Among them were Thich Tri Quang, a leader of Saigon's An Quang pagoda, who had been labeled "the red monk" by Thieu and was perhaps the most important religious figure to oppose the former government. Others were the leader of the Hoa Hao sect. Luong Trong Tuong; most leaders of the Cao Dai sect, and a highly venerated wandering monk, Nguyen Thanh Nam.
There have been some news reports in recent months of large-scale self-immolations of Buddhists monks.
Some observers, however, believe that these reports are somewhat exaggerated. One diplomat whose government maintains an embassy in Hanoi said he had seen only one confirmed report of six nuns and three monks burning themselves to death last year in Cantho, a city in the Mekong Delta.
Another, and perhaps the most obvious, target for the new government is the capitalist system in the South. The Ho Chi Minh City Communist Party organization recently announced that it intended to "complete the transformation" of private industry and commerce and turn all farms into collectives in the next two years.
Private business still goes on in the South, but the government's statements, monitored in Bangkok on radio and over the Vietnam News Agency wire, make it clear that entrepreneurs are being squeezed out of the economic picture.
"Capitalists" and "speculators" are frequently blamed for the massive economic problems that have plagued southern Vietnam since the flow of U.S. aid was halted.
Although the economy is still described as "multi-sectoral," the Communists emphasize the takeover of the private sector by the state. The Vietnam News Agency has warned businessmen that they must realize that socialism is the "inevitable law of the Vietnamese revolution."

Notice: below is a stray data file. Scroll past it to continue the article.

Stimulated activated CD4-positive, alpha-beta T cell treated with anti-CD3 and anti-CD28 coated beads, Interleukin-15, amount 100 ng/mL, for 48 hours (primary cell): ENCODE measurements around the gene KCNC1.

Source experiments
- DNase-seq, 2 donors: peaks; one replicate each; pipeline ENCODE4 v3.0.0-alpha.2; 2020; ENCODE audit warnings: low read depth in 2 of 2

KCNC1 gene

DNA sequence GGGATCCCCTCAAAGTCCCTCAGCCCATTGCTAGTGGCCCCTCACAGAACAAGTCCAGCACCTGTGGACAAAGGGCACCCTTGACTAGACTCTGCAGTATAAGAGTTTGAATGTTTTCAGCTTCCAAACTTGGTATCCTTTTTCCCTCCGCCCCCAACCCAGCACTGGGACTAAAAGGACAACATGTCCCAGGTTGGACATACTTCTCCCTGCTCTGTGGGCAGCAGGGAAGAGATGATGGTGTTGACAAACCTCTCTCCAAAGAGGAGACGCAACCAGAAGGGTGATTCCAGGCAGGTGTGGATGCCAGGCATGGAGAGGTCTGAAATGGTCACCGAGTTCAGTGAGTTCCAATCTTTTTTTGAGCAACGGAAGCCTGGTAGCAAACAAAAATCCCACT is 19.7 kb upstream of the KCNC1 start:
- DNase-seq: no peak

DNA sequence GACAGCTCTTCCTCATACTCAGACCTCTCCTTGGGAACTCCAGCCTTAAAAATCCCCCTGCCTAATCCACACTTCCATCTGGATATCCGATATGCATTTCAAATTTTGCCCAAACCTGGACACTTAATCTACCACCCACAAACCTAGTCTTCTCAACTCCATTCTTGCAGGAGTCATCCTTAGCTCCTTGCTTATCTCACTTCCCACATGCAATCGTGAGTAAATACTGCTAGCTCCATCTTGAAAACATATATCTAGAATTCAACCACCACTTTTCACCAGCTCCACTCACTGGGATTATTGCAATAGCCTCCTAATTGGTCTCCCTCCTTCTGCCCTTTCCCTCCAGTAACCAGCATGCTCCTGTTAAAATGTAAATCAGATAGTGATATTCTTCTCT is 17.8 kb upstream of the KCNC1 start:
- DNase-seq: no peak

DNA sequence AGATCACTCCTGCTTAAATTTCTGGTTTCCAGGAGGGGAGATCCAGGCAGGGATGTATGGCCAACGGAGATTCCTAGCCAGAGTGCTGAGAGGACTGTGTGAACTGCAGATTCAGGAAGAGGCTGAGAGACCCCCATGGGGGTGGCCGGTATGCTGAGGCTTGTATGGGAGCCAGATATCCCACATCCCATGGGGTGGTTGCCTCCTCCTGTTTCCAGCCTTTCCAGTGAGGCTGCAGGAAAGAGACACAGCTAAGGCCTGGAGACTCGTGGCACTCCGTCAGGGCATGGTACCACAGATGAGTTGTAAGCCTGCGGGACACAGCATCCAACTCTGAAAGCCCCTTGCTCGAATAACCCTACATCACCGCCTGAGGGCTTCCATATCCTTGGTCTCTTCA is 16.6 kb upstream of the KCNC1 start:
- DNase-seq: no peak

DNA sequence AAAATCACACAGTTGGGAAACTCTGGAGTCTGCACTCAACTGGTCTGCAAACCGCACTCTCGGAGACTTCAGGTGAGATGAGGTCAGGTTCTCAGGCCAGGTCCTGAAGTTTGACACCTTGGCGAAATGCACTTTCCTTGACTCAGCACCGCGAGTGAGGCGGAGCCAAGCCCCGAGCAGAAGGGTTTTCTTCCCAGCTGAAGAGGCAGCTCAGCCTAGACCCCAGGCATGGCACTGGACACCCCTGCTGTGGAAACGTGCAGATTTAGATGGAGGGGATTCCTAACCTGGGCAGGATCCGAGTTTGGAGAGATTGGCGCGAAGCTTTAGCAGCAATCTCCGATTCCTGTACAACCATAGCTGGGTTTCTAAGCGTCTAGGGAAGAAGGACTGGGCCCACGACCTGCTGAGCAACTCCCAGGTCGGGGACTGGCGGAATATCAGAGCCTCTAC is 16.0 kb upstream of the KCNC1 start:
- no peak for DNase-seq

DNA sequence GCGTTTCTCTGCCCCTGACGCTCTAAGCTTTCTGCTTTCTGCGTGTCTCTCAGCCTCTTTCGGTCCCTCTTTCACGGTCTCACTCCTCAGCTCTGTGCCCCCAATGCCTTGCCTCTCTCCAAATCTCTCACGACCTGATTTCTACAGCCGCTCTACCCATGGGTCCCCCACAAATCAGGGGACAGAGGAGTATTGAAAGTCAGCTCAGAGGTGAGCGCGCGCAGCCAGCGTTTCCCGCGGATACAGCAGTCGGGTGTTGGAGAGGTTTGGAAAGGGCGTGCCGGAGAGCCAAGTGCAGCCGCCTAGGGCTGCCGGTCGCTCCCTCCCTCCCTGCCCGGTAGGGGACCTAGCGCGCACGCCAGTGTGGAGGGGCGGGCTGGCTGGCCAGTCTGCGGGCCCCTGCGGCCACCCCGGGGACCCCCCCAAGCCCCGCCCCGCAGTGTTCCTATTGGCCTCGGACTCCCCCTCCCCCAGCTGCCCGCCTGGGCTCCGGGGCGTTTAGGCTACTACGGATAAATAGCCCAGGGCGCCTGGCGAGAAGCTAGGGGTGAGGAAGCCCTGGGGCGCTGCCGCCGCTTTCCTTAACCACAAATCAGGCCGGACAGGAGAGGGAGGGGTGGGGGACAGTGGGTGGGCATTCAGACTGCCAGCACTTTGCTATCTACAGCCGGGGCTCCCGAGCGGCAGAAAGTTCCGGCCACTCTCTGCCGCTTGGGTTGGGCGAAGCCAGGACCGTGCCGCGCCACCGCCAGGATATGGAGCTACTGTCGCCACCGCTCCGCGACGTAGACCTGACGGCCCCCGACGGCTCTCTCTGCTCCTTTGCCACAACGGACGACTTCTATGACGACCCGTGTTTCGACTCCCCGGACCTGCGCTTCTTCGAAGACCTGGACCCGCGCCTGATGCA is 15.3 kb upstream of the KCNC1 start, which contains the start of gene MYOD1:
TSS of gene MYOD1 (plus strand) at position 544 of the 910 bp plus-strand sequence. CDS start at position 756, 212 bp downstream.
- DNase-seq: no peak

The news agency and Vietnam Radio mention from time to time that the government faces considerable problems, particularly in the South. Usually hough, reference to difficulties is couched in reports of progress, such as increases in irrigation canal mileage or electrical power wattage.
Some observers believe that the drive toward socialism in the agricultural sector is partly to blame for a 45,000-ton rice shortfall this year, although they concede that Vietnam was struck by a severe drought and unusual cold in the rice-producing areas of the Mekong Delta and the Red River.
One of the problems the Communists inherited from the Thieu government was unemployment. According to official statements, some 1 million Saigonese were out of work when the Communists came to power. Since then, half of these people have been sent out of the city "new economic zones," collective farms reclaimed from the jungle.
Another 200,000 "volunteers" have also gone out to the zones. Some refugees reaching Thailand have told of extreme hardships in these areas, including shortages of food, tools, housing material and medicines.
One Eastern European diplomat described the new economic zones as a "brilliant storke of organization talent" by the Communists. But, he conceded, "There probably have been some deaths from malnutrition and disease. This is only natural because of bureaucratic shortcomings in a project of such scope."
Some observers in Bangkok and in Western capitals believe that the impressive organizational ability of the Vietnamese government is responsible for keeping the flow of refugees out of the country relatively low.
Compared with an estimated 15,000 Vietnamese, mainly the so-called "boat cases" who have reached various Southeast Asian countries, 25,000 Cambodians and 88,000 Laotians have fled to Thailand.
Refugee workers here believe, though, that the basic reason for the relatively small number of Vietnamese leaving is that their journey is much more hazardous.
"I'm sure that if it was as easy to cross the South China Sea as it is to swim the Mekong from Laos to Thailand, we'd have many, many more Vietnamese making a run for it," one international agency officer said.